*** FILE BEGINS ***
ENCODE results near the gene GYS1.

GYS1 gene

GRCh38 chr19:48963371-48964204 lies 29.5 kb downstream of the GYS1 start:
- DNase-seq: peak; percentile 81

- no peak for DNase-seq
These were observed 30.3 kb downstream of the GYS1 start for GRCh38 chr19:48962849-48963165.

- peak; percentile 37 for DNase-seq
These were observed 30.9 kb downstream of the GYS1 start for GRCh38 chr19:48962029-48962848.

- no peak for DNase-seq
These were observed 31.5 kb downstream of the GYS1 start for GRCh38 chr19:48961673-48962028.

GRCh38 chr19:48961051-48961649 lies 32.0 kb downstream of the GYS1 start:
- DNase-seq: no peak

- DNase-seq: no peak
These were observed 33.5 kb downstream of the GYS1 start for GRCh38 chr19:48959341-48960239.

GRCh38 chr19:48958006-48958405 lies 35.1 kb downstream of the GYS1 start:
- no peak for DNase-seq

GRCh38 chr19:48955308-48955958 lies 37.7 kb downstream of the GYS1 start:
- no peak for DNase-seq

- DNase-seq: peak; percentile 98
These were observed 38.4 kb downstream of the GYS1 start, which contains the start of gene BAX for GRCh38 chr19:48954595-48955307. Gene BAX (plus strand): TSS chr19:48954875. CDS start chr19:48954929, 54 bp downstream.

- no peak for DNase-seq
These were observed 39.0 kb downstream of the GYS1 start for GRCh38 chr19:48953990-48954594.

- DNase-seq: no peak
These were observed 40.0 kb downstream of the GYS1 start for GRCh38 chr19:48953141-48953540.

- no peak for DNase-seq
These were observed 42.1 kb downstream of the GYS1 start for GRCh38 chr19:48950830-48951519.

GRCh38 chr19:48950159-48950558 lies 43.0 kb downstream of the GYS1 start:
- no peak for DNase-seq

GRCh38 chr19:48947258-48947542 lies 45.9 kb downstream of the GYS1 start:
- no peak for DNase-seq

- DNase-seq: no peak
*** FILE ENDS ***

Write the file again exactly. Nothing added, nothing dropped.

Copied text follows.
ENCODE results near the gene GYS1.

GYS1 gene

GRCh38 chr19:48963371-48964204 lies 29.5 kb downstream of the GYS1 start:
- DNase-seq: peak; percentile 81

- no peak for DNase-seq
These were observed 30.3 kb downstream of the GYS1 start for GRCh38 chr19:48962849-48963165.

- peak; percentile 37 for DNase-seq
These were observed 30.9 kb downstream of the GYS1 start for GRCh38 chr19:48962029-48962848.

- no peak for DNase-seq
These were observed 31.5 kb downstream of the GYS1 start for GRCh38 chr19:48961673-48962028.

GRCh38 chr19:48961051-48961649 lies 32.0 kb downstream of the GYS1 start:
- DNase-seq: no peak

- DNase-seq: no peak
These were observed 33.5 kb downstream of the GYS1 start for GRCh38 chr19:48959341-48960239.

GRCh38 chr19:48958006-48958405 lies 35.1 kb downstream of the GYS1 start:
- no peak for DNase-seq

GRCh38 chr19:48955308-48955958 lies 37.7 kb downstream of the GYS1 start:
- no peak for DNase-seq

- DNase-seq: peak; percentile 98
These were observed 38.4 kb downstream of the GYS1 start, which contains the start of gene BAX for GRCh38 chr19:48954595-48955307. Gene BAX (plus strand): TSS chr19:48954875. CDS start chr19:48954929, 54 bp downstream.

- no peak for DNase-seq
These were observed 39.0 kb downstream of the GYS1 start for GRCh38 chr19:48953990-48954594.

- DNase-seq: no peak
These were observed 40.0 kb downstream of the GYS1 start for GRCh38 chr19:48953141-48953540.

- no peak for DNase-seq
These were observed 42.1 kb downstream of the GYS1 start for GRCh38 chr19:48950830-48951519.

GRCh38 chr19:48950159-48950558 lies 43.0 kb downstream of the GYS1 start:
- no peak for DNase-seq

GRCh38 chr19:48947258-48947542 lies 45.9 kb downstream of the GYS1 start:
- no peak for DNase-seq

- DNase-seq: no peak